“World’s Greenest Office Building” Makes Net-Zero Look Easy
Peering down Seattle’s Capitol Hill, the Bullitt Center appears to be just another high-end commercial building—until you look up and notice the roof, which is overlaid with shiny silver photovoltaic panels that extend far beyond the building’s exterior walls. Even in the cloudiest of cities, the panels generate all the electricity the six-story structure requires.
The building is a project of the Bullitt Foundation, which calls it “the greenest commercial building in the world.” The foundation, which was founded in 1952, has focused since the 1990s on helping to create cities that function more like ecosystems. Its new building provides office space for eco-conscious tenants, but also functions as a learning center that demonstrates how people and businesses can exist in harmony with nature.
The Bullitt Center was built according to a demanding green building certification program called the Living Building Challenge, which lists net zero use of energy and water among its many requirements. The standards specified by Living Buildings far surpass those of the better-known Leadership in Energy and Environmental Design, or LEED, program, which even at its highest level still produces buildings that harm the environment.
Jason McLennan, the founder of the program, says the goal of the Living Building Challenge is to create a structure that is in harmony with nature. “Even when buildings are promoted as 10 to 30 percent greener than the traditional code, the building is still extremely harmful to the environment.”
A tour of the world’s greenest office building
It turns out that making a building beautiful can help to make it green. In an effort to encourage people to take the stairs instead of the elevator, the architects of the Bullitt Center created an “irresistible stairway” encased by floor-to-ceiling glass walls that allow for an abundance of light and offer captivating views of Puget Sound and the Olympic mountains.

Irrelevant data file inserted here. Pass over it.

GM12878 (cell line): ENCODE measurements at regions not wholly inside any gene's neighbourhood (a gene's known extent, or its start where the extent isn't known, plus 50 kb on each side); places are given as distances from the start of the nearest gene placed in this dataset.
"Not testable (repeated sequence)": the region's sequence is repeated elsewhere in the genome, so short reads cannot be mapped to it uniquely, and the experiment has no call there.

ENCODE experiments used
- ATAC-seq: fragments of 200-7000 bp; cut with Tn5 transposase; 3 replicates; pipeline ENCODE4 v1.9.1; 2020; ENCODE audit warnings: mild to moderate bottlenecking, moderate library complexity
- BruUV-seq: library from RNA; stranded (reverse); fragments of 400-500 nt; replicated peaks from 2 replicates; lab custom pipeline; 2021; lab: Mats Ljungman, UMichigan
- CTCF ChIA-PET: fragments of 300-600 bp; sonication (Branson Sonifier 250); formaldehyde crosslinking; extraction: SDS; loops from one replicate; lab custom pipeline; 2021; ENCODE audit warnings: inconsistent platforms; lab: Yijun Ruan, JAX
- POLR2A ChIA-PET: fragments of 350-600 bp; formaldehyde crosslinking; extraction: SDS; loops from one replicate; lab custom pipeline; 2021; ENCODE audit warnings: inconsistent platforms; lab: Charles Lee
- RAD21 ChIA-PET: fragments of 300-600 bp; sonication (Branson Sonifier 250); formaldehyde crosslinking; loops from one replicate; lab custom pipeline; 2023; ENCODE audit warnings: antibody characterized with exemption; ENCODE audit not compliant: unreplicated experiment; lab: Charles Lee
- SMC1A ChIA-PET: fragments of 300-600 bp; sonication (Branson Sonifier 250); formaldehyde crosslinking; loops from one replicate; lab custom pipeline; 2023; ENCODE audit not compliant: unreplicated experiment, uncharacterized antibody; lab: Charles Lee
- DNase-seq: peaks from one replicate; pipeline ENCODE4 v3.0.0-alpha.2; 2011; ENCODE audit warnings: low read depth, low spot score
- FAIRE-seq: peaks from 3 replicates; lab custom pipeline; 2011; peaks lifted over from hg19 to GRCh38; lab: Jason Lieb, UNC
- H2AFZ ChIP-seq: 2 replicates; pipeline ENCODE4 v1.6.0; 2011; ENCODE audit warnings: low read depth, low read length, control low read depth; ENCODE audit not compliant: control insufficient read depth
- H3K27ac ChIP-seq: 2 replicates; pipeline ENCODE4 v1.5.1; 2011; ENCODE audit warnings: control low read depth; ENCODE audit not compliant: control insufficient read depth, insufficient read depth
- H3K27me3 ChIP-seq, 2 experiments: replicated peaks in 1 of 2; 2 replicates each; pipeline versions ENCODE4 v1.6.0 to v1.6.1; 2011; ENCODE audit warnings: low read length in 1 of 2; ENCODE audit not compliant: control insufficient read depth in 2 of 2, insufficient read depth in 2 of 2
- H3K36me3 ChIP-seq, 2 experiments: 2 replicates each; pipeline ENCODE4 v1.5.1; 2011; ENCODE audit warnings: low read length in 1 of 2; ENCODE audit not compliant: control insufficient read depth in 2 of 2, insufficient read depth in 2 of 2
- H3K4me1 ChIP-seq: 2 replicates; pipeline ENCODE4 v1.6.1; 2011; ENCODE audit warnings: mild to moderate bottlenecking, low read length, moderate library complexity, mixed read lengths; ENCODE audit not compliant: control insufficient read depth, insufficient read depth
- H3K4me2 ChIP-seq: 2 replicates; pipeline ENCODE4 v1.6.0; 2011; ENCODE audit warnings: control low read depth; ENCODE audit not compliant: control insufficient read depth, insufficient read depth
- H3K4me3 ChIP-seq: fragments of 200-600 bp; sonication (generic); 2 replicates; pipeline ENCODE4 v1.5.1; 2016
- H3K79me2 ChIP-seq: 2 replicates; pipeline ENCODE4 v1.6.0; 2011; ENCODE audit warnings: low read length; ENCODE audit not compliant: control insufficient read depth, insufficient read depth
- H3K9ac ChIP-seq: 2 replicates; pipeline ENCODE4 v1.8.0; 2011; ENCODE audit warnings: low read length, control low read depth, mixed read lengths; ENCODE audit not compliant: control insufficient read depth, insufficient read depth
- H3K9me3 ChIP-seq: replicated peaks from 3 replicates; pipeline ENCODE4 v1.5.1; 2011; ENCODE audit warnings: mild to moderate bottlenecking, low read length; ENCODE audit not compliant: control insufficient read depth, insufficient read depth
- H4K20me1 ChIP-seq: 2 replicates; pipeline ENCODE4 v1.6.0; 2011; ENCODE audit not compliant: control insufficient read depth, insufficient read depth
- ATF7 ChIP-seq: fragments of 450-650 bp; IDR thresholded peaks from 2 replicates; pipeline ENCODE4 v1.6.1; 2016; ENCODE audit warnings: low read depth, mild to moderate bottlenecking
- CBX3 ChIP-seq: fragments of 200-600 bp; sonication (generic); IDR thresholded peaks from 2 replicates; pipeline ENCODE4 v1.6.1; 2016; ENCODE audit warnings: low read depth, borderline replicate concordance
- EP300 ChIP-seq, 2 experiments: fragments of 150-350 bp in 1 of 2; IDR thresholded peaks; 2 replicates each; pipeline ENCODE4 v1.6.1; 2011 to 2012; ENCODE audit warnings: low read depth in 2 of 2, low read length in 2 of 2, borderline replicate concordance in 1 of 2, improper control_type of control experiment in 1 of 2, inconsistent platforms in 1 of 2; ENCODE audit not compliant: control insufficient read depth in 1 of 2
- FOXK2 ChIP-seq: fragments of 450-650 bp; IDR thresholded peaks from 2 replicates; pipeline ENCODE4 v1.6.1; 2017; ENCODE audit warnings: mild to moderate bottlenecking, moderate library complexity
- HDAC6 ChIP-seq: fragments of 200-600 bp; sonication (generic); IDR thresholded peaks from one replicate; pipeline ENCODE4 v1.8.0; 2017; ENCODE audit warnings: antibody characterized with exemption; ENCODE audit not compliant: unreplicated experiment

Office spaces are airy and bright, so the center requires no artificial illumination even on the dreariest Seattle days. And since most of the walls are made of glass, employees can see straight through one side of the building to the other, creating a feeling of community and openness.
What do tenants think of the space? “Everybody seems to be wildly enthusiastic,” says Bullitt Foundation president and CEO, Denis Hayes. “Psychological studies show that people perform better when they have the diorama going by outside—they are happier, healthier, take less sick leave, and are more productive.”
With no on-site parking for cars, tenants are encouraged to ride bikes to work and park them in a space the size of a three-car garage. And for those who arrive sweaty from the bike ride in, rainwater-fed showers are available on every floor.
While some developers may argue that it is too expensive to build this way, the Bullitt Center’s initial costs were only one-fifth above average for an office building of its class. And that’s not mentioning savings from energy and water bills, which will amount to zero when measured across 12 months.
The sewage bill is also zero because the building requires no hookup to the city’s sewer system. Composting toilets produce biologically pure waste, which is mixed with King County’s compost facility to produce agricultural grade compost.
The Bullitt Foundation hopes others will replicate their building. Bankers, developers, appraisers, insurance companies and government officials are invited to visit the center to learn more about building and investing in sustainable buildings.
McLennan concludes by suggesting that the Bullitt Center demonstrates the viability of taking a stronger approach to sustainability. “Washington is the least sunny state in the United States, and this building is still able to obtain 100 percent solar,” he says. He hopes that the Bullitt Center’s example will help to encourage others to build more enjoyable, sustainable, and affordable buildings around the world.
Samantha Thomas wrote this article for YES! Magazine, a national, nonprofit media organization that fuses powerful ideas with practical actions. Samantha is Project Consultant for DreamChange, a nonprofit organization dedicated to creating a better world for future generations, by building cultural bridges between people, societies and corporations. She is also a freelance writer, green business consultant, and eco-fashion model based in New York City.
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